News ID: 90019
Publish Date : 08 May 2021 - 22:09
This Day in History (May 9)
Today is Sunday; 19th of the Iranian month of Ordibehesht 1400 solar hijri; corresponding to 26th of the Islamic month of Ramadhan 1442 lunar hijri; and May 9, 2021, of the Christian Gregorian Calendar.
571 solar years ago, on this day in 1450 AD, Abdul-Latif "Pidarkush”, the Timurid ruler of Central Asia and Khorasan, was assassinated after a reign of 6 months. The reason he is called "Pidarkush” by the people of Central Asia, was because of his killing of his own father, the famous scientist-king, Ulugh Beg – the son of Shahrukh Mirza and grandson of Amir Timur.
368 solar years ago, on this day in 1653 AD, the construction of Taj Mahal, which is one of the most beautiful buildings in the world and among the best examples of Islamic architecture in India, ended after twenty-two years. Shah Jahan, the 5th Great Moghul Emperor of the Timurid Dynasty of the northern part of the Subcontinent (present day northern India, Pakistan, Bangladesh, and the eastern part of Afghanistan) built it in memory of his wife of Iranian origin, Arjmand Banu Begum, who died while giving birth to her fourteenth child. This beautiful mausoleum in the city of Agra on the banks of the River Jamuna, is made of white marble, with ayahs of the holy Qur’an inscribed on its façade and interior. It incorporates and expands on design traditions of Persian architecture and earlier Mughal architecture. The best architects of the Mughal Empire along with those of Iran, like Eisa Isfahani, were employed to construct it. Today it is regarded as one of the Seven Wonders of the World.
317 lunar years ago, on this day in 1125 AH, prominent Iranian Islamic scholar, Jamal od-Din Mohammad Khwansari, passed away in his hometown Isfahan. Born in a religious and academic family, his equally learned father was Aqa Hussain Muhaqqiq of the famous Khwansari family which traced its lineage to Imam Musa Kazem (AS), the 7th Infallible Heir of Prophet Mohammad (SAWA). He initially studied under his father and maternal uncle, Muhaqqiq Sabzevari, the author of "Dhakhirat al-Ma’ad fi Sharh al-Irshad”. He completed his studies under the famous Mohammad Taqi Majlisi and became an authority on logic, philosophy, theology, principles of theology, and exegesis of Holy Qur’an. He has written an annotation on the philosophical masterpiece "ash-Shefa” of the Iranian Islamic genius Abu Ali ibn Sina His most popular book, however, is "Kulthum-Nana” or "Aqa’ed an-Nisa”, which is a humoristic book that criticizes laypeople’s approach to religiosity or piety and in particular women’s ill-founded religious beliefs in the Safavid period. The book counts as the oldest written document concerning the moral codes, manners and conducts of Iranian laywomen in that period. The book was written in order to combat superstitious beliefs. It has been translated into English, French and Turkish.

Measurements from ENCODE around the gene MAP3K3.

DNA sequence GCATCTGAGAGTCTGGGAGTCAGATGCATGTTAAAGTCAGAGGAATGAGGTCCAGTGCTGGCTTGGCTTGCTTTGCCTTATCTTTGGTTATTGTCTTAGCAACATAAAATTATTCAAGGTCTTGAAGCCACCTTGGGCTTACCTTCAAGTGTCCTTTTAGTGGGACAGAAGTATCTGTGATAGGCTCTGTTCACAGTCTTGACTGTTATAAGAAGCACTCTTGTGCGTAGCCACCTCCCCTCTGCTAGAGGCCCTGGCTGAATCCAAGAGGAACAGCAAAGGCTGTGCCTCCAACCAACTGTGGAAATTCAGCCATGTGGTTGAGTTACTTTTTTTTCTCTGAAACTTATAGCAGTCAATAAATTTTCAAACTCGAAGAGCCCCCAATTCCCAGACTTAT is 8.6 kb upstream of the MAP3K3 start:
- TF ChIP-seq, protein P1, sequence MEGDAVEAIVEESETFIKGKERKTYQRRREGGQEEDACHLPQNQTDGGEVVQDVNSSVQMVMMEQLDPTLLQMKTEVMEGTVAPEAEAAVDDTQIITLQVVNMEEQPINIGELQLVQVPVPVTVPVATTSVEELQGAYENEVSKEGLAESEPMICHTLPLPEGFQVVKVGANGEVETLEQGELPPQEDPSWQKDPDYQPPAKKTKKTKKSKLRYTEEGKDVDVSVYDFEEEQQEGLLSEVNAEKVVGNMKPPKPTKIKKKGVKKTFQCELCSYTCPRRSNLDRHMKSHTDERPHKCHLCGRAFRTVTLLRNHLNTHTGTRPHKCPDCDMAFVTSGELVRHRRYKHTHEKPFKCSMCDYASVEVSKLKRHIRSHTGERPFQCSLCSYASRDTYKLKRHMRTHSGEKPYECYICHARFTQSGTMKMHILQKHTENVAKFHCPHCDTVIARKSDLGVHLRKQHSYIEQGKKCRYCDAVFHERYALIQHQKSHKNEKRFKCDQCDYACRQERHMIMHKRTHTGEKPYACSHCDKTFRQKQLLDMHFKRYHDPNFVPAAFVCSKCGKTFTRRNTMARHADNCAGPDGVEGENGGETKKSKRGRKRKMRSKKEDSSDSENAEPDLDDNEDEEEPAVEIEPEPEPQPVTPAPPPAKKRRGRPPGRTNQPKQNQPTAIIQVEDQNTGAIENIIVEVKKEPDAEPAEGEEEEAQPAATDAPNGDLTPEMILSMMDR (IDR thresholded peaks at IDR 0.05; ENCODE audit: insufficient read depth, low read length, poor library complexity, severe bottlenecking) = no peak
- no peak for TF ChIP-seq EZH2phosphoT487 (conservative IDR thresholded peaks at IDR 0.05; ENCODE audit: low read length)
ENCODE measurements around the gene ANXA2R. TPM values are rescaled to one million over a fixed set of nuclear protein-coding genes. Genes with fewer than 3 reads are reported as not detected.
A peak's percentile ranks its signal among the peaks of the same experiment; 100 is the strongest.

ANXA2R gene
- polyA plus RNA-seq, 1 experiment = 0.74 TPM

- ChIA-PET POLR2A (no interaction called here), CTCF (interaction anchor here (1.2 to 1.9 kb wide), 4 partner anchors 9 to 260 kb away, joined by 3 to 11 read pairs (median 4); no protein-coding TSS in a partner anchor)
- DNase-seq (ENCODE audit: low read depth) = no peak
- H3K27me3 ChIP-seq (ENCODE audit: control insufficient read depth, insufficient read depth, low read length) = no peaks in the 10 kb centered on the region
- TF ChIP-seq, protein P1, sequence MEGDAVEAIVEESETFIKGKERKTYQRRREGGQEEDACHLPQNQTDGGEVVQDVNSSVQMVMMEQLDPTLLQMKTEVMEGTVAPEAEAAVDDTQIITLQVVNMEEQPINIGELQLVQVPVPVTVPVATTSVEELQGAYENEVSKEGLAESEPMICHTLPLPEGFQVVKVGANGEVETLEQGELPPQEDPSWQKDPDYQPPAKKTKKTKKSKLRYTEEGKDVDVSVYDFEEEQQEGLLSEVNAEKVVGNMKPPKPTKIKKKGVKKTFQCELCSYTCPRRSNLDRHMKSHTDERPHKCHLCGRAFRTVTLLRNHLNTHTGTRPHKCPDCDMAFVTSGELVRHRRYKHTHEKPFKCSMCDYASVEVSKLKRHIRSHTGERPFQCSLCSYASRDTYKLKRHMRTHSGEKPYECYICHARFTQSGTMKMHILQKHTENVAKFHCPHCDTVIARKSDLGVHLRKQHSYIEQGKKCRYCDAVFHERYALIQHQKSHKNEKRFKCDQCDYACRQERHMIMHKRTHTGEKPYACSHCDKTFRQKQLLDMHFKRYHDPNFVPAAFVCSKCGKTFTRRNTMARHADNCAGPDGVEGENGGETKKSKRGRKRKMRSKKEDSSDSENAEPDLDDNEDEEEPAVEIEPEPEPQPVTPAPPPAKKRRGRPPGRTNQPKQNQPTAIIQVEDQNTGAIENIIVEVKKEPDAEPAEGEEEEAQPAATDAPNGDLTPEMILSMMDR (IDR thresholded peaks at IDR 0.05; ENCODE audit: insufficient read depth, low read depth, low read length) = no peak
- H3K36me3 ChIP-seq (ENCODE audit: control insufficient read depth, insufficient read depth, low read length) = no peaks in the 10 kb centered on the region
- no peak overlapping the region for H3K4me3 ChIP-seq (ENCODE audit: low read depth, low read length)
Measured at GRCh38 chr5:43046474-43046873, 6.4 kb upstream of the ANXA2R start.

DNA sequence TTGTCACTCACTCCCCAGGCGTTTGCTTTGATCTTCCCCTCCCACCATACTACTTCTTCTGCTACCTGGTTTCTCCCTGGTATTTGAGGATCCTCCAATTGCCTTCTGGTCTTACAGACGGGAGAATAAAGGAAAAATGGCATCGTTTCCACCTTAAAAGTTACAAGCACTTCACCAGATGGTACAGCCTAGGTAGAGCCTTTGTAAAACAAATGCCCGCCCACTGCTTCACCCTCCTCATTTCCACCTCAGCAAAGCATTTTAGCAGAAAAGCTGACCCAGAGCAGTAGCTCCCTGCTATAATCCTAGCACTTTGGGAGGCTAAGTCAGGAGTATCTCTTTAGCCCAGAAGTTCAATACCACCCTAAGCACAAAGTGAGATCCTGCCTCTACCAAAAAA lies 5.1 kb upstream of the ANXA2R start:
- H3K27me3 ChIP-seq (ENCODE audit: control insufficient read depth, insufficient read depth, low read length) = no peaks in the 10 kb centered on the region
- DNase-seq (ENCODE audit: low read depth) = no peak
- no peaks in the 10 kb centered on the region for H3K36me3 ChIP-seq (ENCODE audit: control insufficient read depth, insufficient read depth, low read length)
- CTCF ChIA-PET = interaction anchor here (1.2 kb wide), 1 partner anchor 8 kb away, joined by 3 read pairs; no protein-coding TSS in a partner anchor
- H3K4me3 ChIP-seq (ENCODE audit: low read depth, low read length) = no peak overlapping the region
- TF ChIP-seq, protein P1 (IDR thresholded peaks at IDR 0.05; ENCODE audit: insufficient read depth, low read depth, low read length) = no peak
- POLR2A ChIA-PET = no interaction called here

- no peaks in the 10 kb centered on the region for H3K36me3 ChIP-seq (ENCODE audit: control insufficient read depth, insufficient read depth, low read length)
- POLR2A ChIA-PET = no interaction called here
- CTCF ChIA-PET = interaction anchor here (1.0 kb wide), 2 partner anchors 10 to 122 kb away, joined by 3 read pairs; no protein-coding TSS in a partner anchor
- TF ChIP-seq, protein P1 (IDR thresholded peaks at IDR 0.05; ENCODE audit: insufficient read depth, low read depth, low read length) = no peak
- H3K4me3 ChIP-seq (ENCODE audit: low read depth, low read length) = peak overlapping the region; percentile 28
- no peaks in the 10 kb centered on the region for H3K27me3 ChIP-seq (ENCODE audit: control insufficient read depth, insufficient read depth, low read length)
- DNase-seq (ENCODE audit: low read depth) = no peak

216 solar years ago, on this day in 1805 AD, the German author, poet, and playwright, Friedrich Von Schiller, died at the age of 45. He became familiar with the celebrated German poet and writer, Johann Wolfgang von Goethe, and like his friend, created a new style in German literature. His first play was "The Robbers”, in which he exposed official oppression. He was subsequently banned from writing but continued to write in secrecy.
110 solar years ago, on this day in 1911 AD, an American delegation led by Morgan Schuster, arrived in Iran on the invitation of the Qajarid government to serve as an advisory team for reforming of economic and financial affairs. Czarist Russia strongly protested, saying Iran can appoint foreign nationals only with the permission of Russia and Britain. The Russians immediately landed troops in Bandar Anzali demanding a recourse and apology from the Iranian government. Russian troops also invaded Khorasan and advancing towards Mashhad started shelling the holy shrine of Imam Reza (AS) – the 8th Infallible Heir of Prophet Mohammad (SAWA). Many people of Mashhad were martyred and wounded in this barbaric attack that forced the Iranian government to cancel the services of Morgan Schuster in December the same year.
105 solar years ago, on this day in 1916 AD, the scandalous Sykes-Picot Accord was signed by representatives of Britain, France, and Russia in Paris for dividing up the Arab lands of the Ottoman Empire and limiting the Turkish possessions to Anatolia or present day Turkey. Even before the formal defeat of the Ottomans in 1917, lines were drawn on paper to share the spoils by the two principal European colonial powers. The British took control of Iraq and the Hijaz. Shaam or Greater Syria was split up into four parts, with the British taking Jordan and Palestine, and the French taking Syria and Lebanon. The main goal of this plan was to set up in Palestine, an illegal entity called Israel as a homeland for European Jews.